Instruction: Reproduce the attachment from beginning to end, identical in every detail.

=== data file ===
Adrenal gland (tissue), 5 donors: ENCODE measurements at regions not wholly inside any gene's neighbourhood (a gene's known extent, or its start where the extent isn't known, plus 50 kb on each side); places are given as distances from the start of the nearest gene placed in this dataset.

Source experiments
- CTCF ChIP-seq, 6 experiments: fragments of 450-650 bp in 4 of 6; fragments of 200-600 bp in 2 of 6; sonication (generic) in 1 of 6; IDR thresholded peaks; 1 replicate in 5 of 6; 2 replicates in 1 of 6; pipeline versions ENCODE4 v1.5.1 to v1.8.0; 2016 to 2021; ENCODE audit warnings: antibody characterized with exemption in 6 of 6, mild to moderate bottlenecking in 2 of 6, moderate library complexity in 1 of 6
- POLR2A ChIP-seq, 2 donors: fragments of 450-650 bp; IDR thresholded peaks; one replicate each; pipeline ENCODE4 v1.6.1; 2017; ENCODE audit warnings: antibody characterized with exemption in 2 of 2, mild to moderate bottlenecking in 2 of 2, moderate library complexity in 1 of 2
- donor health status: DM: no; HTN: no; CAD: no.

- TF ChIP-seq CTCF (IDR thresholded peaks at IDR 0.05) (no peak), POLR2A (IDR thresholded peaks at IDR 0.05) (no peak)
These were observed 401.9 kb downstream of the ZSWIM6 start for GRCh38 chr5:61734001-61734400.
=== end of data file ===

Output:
Adrenal gland (tissue), 5 donors: ENCODE measurements at regions not wholly inside any gene's neighbourhood (a gene's known extent, or its start where the extent isn't known, plus 50 kb on each side); places are given as distances from the start of the nearest gene placed in this dataset.

Source experiments
- CTCF ChIP-seq, 6 experiments: fragments of 450-650 bp in 4 of 6; fragments of 200-600 bp in 2 of 6; sonication (generic) in 1 of 6; IDR thresholded peaks; 1 replicate in 5 of 6; 2 replicates in 1 of 6; pipeline versions ENCODE4 v1.5.1 to v1.8.0; 2016 to 2021; ENCODE audit warnings: antibody characterized with exemption in 6 of 6, mild to moderate bottlenecking in 2 of 6, moderate library complexity in 1 of 6
- POLR2A ChIP-seq, 2 donors: fragments of 450-650 bp; IDR thresholded peaks; one replicate each; pipeline ENCODE4 v1.6.1; 2017; ENCODE audit warnings: antibody characterized with exemption in 2 of 2, mild to moderate bottlenecking in 2 of 2, moderate library complexity in 1 of 2
- donor health status: DM: no; HTN: no; CAD: no.

- TF ChIP-seq CTCF (IDR thresholded peaks at IDR 0.05) (no peak), POLR2A (IDR thresholded peaks at IDR 0.05) (no peak)
These were observed 401.9 kb downstream of the ZSWIM6 start for GRCh38 chr5:61734001-61734400.